And in the 20th verse of the 2nd chapter in the first letter Peter wrote to the Church, he said this of Jesus, “20 But how is it to your credit if you receive a beating for doing wrong and endure it? But if you suffer for doing good and you endure it, this is commendable before God. 21 To this you were called, because Christ suffered for you, leaving you an example, that you should follow in his steps.”

Jesus suffered, and that suffering gave us an example of the lengths that we are to love and serve other people. The love that Jesus shows, leads to the serving of others, and no matter how hurtful the suffering may be, it is worth it, because we are following the example laid out to us through Jesus.
All this is gigantic, because Jesus doesn’t ask us to do anything is his life, that he has not already done. Which brings us to our second aspect of God’s life, it has already been lived out, so we can now see it in action, because Jesus is our example. Jesus is our example, and when we follow that example we can have confidence in knowing that we are walking in-step with the life of God.

This past week I shared with our Wednesday night apologetics class how the writer of most of the New Testament Paul, had four views on what God’s salvation is. Each view spoke to a different aspect of this human life. Finances, Freedom, Laws, but it was the final one that I had never fully understood, because it wasn’t something that I had experienced. And that was adoption. Growing up, I had never thought about it, never really encountered it. True my oldest sister was my half sister, but I never thought of her as adopted. In fact that language was never even brought up in my family, as far as I knew.
It wasn’t until my wife and I adopted our first two kids that I began to understand God’s family and my place in it.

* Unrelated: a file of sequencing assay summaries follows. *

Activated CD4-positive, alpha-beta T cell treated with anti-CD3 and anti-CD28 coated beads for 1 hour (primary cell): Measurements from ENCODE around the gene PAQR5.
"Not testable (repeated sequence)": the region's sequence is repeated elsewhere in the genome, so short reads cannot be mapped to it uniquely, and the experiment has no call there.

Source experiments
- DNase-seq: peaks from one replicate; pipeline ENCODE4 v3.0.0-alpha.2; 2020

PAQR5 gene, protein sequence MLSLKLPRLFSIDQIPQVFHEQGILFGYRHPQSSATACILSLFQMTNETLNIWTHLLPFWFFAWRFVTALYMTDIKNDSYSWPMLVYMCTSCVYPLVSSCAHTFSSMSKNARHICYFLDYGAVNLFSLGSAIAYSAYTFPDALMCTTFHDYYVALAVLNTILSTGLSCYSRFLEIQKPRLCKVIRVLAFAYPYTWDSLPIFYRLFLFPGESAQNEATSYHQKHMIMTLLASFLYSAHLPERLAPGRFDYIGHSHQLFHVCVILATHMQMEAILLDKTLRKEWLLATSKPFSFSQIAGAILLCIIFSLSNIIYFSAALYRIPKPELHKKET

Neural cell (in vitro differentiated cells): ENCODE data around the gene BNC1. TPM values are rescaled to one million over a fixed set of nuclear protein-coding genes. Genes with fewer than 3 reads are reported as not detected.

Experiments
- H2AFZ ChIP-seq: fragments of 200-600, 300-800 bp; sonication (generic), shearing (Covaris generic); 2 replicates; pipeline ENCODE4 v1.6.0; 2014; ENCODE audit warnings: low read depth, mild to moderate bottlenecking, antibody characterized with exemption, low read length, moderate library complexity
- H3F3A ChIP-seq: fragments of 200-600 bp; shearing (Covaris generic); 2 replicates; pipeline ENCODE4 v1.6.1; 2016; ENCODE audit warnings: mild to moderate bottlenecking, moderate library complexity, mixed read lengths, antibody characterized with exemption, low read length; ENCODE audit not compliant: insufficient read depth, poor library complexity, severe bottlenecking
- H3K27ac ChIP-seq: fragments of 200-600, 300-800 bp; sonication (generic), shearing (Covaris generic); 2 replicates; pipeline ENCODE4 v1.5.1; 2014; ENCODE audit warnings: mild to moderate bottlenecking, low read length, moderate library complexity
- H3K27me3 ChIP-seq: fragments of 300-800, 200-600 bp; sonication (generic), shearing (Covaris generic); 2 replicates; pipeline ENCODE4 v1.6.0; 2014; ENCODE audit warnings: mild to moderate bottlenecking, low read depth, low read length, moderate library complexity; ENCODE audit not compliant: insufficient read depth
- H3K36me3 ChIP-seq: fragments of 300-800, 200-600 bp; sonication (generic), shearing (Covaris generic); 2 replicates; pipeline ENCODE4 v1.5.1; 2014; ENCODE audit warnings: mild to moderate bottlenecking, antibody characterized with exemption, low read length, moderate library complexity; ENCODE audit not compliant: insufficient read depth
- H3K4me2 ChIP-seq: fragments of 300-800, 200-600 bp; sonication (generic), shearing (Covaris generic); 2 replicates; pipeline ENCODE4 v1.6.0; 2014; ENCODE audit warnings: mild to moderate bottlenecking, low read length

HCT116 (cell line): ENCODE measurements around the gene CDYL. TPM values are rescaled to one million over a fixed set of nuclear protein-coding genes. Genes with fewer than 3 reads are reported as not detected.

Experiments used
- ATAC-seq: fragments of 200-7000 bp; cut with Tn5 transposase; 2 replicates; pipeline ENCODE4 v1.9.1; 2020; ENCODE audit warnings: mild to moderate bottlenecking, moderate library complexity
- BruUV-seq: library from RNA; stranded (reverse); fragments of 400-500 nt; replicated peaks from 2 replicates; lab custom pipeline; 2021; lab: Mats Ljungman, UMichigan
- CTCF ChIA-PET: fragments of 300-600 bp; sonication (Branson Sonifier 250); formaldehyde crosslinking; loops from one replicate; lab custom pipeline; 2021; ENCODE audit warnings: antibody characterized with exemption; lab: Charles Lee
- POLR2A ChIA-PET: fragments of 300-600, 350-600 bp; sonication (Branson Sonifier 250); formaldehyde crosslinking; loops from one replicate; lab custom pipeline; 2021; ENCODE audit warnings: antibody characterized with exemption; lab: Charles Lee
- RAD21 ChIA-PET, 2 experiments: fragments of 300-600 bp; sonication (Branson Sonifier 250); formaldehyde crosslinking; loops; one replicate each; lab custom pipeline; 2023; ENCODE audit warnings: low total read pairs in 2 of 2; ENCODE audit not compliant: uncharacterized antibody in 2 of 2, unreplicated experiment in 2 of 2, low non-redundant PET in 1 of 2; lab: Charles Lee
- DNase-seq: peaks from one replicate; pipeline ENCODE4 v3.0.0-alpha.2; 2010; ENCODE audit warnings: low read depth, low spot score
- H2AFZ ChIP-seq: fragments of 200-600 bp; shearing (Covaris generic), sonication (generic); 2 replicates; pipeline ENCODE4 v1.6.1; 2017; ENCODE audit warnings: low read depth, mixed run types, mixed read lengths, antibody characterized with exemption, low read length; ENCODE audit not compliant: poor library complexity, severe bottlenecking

See Jesus says in John 1:12, “Yet to all who did receive him, to those who believed in his name, he gave the right to become children of God.” 
In Mark 3:33-35 he says, “33 ‘Who are my mother and my brothers?’ he asked.
34 Then he looked at those seated in a circle around him and said, ‘Here are my mother and my brothers! 35 Whoever does God’s will is my brother and sister and mother.'”
And the writer Paul sums this up in Ephesians 1:5, where he says, “he predestined us for adoption to sonship through Jesus Christ, in accordance with his pleasure and will.”

The third aspect of God’s life through Jesus is that God is our family. Recently I was watching a video online that was philosophizing about humanity and who and what we are. The man made this statement, "if God walked among us, then he would definitely be indifferent to us.” But that is not the God of the Bible. Not only does God walk among us as Jesus, he calls us his family. His adopted sons and daughters. Those he loves, and died for.
It’s not enough for God to give us life and the to shoo us away. No, the God of the Bible says, I created you to have life, and that life is in me. I have created you to be family. And that is an awesome exclamation mark on who God is. The vast, eternal being that is God, who creates galaxies for fun, calls us family. Amazing.
This brings us to the final and probably the most important of the aspects of the life of God in Jesus.

I want to read for you this analogy that Jesus gives in the book of John chapter 15. Jesus says this, “I am the true vine, and my Father is the gardener. 2 He cuts off every branch in me that bears no fruit, while every branch that does bear fruit he prunes so that it will be even more fruitful. 3 You are already clean because of the word I have spoken to you. 4 Remain in me, as I also remain in you. No branch can bear fruit by itself; it must remain in the vine. Neither can you bear fruit unless you remain in me.
5 “I am the vine; you are the branches. If you remain in me and I in you, you will bear much fruit; apart from me you can do nothing. 6 If you do not remain in me, you are like a branch that is thrown away and withers; such branches are picked up, thrown into the fire and burned.”

This life that God has for us, can only be experienced in close proximity to him. We can’t live by just putting Jesus’s words into action. We can’t just live by emulating Jesus’ example. And we can’t live only be thinking we’re his family. We must live right next to him. Because it’s all about him.